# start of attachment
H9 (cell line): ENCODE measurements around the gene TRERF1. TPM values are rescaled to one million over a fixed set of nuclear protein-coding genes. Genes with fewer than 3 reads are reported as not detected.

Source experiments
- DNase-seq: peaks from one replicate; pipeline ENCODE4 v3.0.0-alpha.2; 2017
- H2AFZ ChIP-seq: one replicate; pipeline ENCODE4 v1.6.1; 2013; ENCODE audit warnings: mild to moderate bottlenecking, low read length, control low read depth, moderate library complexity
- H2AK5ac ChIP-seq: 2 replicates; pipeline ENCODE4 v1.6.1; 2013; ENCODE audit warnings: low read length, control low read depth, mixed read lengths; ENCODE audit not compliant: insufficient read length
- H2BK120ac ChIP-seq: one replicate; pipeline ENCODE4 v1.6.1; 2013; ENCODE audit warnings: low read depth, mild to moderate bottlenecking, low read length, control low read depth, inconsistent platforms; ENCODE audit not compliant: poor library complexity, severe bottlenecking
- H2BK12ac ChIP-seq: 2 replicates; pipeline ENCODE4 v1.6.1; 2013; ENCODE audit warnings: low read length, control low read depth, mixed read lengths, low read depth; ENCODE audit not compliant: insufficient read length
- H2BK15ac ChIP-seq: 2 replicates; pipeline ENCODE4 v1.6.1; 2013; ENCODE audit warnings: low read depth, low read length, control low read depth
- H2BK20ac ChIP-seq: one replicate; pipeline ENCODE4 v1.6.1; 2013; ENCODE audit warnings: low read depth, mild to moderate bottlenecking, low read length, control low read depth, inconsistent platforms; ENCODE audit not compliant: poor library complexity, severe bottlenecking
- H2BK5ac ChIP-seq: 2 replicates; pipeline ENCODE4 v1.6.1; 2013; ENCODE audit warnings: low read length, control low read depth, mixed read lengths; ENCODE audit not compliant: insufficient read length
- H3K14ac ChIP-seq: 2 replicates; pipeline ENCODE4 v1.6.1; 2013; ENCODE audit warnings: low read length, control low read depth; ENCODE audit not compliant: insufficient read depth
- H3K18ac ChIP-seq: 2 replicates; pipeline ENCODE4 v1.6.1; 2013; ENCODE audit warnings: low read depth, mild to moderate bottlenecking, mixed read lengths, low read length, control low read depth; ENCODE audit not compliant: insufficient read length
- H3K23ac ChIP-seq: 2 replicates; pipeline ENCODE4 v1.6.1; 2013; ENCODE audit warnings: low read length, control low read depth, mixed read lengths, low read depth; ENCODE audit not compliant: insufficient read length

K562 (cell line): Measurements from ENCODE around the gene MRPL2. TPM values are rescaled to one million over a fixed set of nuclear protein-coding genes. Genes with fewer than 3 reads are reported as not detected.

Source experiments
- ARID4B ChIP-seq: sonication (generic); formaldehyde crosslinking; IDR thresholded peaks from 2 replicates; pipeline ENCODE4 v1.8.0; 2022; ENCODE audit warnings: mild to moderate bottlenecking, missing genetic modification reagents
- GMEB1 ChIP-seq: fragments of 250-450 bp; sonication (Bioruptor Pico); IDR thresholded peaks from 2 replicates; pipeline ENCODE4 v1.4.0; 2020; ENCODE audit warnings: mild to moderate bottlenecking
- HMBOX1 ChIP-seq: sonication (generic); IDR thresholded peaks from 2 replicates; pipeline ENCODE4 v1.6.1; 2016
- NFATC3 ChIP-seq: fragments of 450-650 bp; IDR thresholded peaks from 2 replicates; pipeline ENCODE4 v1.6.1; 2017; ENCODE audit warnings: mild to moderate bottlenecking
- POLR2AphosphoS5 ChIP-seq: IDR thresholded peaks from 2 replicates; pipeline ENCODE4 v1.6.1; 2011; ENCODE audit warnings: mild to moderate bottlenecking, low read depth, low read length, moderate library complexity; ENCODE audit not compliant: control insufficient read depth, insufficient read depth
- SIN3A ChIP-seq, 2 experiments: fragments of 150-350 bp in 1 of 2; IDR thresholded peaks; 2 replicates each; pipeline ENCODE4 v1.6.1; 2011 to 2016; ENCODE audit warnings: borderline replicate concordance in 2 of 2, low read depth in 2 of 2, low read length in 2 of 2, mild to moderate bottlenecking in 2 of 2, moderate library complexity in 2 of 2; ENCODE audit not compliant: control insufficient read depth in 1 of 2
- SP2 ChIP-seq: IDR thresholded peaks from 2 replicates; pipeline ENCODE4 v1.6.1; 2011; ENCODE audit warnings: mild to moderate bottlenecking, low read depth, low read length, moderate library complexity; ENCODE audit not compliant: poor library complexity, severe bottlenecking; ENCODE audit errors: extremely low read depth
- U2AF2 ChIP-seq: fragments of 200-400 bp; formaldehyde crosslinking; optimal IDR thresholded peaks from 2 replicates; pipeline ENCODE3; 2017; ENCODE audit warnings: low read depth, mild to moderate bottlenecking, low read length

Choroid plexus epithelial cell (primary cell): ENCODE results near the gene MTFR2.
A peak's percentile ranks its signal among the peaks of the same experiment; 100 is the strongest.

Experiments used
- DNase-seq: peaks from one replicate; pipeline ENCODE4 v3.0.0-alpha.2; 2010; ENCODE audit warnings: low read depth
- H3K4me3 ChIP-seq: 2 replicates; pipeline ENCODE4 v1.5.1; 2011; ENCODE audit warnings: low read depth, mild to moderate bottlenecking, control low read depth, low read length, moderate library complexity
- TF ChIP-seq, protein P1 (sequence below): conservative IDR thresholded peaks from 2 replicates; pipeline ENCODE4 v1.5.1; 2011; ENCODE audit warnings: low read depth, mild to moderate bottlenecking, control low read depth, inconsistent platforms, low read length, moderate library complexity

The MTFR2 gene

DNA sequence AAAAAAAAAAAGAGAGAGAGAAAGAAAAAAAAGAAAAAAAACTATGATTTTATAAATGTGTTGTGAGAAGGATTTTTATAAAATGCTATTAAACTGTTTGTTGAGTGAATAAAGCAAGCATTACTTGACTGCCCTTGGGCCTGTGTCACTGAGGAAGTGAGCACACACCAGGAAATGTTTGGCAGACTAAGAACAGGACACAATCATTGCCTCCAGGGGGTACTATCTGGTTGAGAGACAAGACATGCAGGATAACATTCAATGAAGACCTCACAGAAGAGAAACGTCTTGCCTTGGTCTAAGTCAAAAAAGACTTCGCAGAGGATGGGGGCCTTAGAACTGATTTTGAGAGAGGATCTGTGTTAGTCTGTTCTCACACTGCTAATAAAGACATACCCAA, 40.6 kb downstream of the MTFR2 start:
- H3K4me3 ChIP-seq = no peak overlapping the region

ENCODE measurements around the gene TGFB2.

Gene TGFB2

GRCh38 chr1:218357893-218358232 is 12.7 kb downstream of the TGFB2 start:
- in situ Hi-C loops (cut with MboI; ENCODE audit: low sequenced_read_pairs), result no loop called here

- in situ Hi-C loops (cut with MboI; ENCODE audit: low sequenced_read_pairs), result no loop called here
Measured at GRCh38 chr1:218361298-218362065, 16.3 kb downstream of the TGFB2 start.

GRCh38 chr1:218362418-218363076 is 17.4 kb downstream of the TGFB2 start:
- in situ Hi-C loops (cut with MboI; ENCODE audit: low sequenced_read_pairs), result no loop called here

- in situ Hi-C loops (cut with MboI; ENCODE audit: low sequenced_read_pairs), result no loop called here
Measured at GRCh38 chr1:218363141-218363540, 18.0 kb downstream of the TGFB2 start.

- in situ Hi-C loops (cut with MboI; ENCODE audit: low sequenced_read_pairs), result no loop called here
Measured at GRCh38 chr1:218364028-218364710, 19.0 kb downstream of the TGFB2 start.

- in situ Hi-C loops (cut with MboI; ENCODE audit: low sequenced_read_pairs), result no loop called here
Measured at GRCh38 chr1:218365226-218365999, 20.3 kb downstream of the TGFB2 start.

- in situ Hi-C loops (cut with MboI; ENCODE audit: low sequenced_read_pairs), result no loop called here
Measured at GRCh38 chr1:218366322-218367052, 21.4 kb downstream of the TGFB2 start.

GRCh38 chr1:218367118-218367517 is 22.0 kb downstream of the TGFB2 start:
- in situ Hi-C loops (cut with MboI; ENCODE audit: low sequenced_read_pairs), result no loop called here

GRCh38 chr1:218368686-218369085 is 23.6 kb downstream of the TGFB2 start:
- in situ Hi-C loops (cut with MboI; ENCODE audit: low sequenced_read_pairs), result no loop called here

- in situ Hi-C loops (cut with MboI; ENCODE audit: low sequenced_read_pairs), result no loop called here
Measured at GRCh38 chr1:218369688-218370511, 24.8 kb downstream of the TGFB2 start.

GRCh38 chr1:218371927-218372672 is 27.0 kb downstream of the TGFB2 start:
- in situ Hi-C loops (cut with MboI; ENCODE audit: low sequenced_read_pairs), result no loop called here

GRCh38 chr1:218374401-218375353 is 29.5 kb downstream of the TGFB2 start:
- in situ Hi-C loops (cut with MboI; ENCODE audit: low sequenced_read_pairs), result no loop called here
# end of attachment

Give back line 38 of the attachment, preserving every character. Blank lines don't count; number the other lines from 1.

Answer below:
Measured at GRCh38 chr1:218361298-218362065, 16.3 kb downstream of the TGFB2 start.